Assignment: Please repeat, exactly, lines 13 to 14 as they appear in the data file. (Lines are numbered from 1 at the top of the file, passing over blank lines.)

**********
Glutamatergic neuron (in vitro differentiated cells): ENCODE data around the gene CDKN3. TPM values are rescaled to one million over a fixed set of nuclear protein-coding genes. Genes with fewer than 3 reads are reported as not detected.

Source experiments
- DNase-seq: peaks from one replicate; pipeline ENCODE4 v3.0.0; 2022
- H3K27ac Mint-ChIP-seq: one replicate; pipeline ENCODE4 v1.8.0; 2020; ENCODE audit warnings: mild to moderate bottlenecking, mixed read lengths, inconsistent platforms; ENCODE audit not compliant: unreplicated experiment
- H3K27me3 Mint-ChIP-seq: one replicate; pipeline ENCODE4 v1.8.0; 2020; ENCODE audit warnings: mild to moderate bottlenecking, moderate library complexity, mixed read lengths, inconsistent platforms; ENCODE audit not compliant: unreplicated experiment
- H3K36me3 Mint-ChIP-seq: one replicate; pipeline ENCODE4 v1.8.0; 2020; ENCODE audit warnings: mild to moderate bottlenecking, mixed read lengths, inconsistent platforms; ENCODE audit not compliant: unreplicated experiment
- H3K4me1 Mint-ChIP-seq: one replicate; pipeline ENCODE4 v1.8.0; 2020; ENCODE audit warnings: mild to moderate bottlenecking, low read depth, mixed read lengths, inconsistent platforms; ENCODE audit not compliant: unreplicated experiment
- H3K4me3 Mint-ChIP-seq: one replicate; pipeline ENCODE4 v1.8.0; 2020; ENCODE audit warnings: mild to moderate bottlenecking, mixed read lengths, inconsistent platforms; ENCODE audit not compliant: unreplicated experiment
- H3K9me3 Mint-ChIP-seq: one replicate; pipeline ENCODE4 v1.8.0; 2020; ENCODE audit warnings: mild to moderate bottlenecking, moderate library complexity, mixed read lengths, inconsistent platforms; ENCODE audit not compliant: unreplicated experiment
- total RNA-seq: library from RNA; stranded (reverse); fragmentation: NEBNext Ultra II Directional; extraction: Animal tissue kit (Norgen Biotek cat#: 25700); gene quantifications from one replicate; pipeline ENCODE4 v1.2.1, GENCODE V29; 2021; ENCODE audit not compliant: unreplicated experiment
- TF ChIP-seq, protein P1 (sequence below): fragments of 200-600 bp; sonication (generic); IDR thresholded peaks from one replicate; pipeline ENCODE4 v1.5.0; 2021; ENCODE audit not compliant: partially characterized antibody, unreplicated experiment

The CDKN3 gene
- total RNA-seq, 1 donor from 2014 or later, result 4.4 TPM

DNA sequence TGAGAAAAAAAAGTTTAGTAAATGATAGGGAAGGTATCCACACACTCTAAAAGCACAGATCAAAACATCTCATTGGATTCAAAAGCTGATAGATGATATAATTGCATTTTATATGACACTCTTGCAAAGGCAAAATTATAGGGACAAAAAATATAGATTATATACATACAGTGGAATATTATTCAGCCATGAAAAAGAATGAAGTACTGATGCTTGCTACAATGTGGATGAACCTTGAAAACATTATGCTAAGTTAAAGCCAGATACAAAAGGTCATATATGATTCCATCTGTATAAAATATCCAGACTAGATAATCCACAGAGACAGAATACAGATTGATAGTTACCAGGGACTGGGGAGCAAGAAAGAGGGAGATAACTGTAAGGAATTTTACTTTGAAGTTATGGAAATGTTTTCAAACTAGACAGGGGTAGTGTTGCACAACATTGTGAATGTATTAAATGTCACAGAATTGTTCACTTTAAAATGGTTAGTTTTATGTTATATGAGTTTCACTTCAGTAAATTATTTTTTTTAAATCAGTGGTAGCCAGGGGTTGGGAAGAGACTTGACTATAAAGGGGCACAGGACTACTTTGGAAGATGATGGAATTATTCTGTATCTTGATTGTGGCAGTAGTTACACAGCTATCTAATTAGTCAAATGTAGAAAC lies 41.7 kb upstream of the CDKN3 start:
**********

- total RNA-seq, 1 donor from 2014 or later, result 4.4 TPM

DNA sequence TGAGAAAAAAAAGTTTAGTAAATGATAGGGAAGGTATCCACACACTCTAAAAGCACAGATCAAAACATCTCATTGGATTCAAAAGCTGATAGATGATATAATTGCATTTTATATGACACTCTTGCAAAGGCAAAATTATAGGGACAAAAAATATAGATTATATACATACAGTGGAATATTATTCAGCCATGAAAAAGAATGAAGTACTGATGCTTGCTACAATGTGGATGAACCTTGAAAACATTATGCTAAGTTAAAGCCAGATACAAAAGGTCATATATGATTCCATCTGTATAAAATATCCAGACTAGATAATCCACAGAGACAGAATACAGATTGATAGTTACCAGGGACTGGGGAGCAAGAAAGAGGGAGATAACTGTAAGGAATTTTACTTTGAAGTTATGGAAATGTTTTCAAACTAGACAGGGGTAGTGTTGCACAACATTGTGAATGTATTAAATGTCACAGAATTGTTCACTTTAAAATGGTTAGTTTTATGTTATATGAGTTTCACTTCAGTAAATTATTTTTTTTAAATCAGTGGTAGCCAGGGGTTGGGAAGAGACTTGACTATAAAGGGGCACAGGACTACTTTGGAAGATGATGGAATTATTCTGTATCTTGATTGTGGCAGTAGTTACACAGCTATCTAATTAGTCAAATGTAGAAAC lies 41.7 kb upstream of the CDKN3 start: